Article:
TEN thousand people enjoyed an action-packed day when rain clouds cleared for Bridport’s ‘terrific’ Melplash Show.

Visitors flocked to the 163rd edition of the event, held on West Bay Road, where highlights included a fearless motorcycle display and the grand parade of prize- winning animals.

The dry weather was no surprise to 83-year-old Jack Smith, of Knapp Farm, Broadwindsor.

He said: “I’ve been here 67 years stewarding and I’ve only known two really wet days.

“Even if its been flooded out the day before, the Melplash Show always has a good, dry field.”

Mr Smith, who stewards every year in the heavy horse event, has only ever missed two shows and that was because he was in hospital for hip operations.

He added: “I enjoy Melplash because I meet old friends and we have a yarn with one another.”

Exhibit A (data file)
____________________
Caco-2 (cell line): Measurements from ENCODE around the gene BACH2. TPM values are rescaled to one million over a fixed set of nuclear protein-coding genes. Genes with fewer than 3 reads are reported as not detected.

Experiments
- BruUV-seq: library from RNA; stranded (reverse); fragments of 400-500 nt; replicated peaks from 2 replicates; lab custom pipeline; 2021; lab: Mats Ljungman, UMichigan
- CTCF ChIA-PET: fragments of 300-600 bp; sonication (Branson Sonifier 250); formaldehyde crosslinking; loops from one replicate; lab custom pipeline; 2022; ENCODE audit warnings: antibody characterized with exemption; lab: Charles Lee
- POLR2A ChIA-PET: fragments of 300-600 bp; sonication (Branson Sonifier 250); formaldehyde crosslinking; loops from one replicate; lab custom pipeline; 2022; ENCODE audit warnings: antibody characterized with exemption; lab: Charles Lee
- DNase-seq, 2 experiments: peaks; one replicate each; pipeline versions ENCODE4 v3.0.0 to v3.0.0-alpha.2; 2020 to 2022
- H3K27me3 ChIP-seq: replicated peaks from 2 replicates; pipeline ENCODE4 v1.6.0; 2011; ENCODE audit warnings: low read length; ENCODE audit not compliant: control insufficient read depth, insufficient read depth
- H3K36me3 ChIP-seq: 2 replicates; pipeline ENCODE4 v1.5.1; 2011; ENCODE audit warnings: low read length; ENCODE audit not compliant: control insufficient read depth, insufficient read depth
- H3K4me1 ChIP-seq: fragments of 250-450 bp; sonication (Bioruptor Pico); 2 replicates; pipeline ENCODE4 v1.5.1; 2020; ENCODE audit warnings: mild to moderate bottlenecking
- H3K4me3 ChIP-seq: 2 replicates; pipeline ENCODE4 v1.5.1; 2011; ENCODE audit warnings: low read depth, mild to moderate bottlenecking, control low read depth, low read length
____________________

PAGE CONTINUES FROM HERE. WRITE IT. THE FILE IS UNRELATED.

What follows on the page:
Bridport mayor Geoffrey Akerman and mayoress Gillian Summers were ‘absolutely delighted’ the weather improved ‘just in time.’ West Dorset MP Oliver Letwin also attended and met with National Farmers’ Union members to discuss ‘the issues that affect farmers’.

He said: “I’ve been coming for 15 years and this year is just as good as always.

“It’s a terrific community show with a very local feel.

“It’s not one of those vast things where you wander around and don’t meet anyone you know.

“Everyone knows everyone – it’s a wonderful family event.”

Chairman of the show, Nigel Jones, said the event had ‘defied the elements’ and an estimated 10,000 visitors had attended.

He said: “The show ground has held up remarkably well.

“The weather’s fantastic and highlights include huge entries in some of the livestock classes, record sheep and goat entries and interesting cattle ones too.

“In the entertainments arena, we’ve got the White Helmets Motorcycle Display team and the Rockwood Dog Display Team.

“The entries in the handicraft were absolutely outstanding and the floral displays were described by one judge as the best he’s ever seen for a show of this size.”

Winner of this year’s supreme champion award was a Limousin yearling heifer called Ethel – after the farmer’s late mother-in-law.

Farmer Colin Hutchings, of Exmouth, was delighted when his other Aberdeen Angus cow called Miss Ethel also claimed the reserve champion accolade.